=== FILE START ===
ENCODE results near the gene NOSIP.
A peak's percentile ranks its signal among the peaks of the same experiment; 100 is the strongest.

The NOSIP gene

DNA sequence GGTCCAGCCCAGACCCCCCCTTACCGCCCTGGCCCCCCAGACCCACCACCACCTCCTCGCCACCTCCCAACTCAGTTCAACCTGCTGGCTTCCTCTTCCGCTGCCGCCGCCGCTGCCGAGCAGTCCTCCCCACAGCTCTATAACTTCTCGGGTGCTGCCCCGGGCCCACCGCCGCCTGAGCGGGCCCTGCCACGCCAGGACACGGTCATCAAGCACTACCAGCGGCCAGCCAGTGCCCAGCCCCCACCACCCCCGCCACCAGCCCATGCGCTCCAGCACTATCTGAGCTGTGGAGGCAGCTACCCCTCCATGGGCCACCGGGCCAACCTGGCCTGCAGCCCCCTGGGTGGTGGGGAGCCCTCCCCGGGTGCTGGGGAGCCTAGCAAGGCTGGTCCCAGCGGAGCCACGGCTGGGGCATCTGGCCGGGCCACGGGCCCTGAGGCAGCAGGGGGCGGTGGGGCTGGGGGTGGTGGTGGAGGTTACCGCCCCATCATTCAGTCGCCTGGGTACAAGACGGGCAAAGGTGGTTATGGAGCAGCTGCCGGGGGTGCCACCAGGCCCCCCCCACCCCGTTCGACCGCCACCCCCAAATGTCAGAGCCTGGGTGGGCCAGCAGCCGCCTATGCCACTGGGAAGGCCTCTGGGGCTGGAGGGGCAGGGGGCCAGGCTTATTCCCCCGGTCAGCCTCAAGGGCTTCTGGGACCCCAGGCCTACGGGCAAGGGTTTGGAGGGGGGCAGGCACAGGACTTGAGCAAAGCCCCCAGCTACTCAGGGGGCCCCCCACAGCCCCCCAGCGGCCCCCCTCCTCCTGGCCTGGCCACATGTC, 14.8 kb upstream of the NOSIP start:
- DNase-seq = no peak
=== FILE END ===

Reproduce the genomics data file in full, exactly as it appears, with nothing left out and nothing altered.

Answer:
ENCODE results near the gene NOSIP.
A peak's percentile ranks its signal among the peaks of the same experiment; 100 is the strongest.

The NOSIP gene

DNA sequence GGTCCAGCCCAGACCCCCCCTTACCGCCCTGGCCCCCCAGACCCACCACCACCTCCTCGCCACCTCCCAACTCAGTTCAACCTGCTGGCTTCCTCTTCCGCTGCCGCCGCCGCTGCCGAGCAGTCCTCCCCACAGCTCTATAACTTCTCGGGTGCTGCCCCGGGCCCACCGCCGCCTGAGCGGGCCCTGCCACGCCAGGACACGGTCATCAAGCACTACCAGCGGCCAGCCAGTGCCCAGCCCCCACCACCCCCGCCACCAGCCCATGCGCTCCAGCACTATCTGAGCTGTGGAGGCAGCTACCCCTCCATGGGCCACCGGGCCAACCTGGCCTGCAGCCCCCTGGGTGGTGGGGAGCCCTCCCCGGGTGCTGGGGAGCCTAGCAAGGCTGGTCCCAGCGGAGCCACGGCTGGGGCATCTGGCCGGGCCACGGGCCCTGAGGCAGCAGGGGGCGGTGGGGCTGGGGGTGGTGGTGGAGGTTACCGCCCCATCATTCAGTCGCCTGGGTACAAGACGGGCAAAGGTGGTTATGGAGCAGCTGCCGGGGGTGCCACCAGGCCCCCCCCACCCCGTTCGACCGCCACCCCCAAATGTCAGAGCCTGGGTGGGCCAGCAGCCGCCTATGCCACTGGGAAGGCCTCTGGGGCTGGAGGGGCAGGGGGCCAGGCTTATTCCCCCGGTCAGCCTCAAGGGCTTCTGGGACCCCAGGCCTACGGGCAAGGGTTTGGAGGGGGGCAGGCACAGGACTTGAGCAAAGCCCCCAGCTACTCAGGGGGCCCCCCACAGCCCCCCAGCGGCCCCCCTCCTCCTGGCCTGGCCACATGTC, 14.8 kb upstream of the NOSIP start:
- DNase-seq = no peak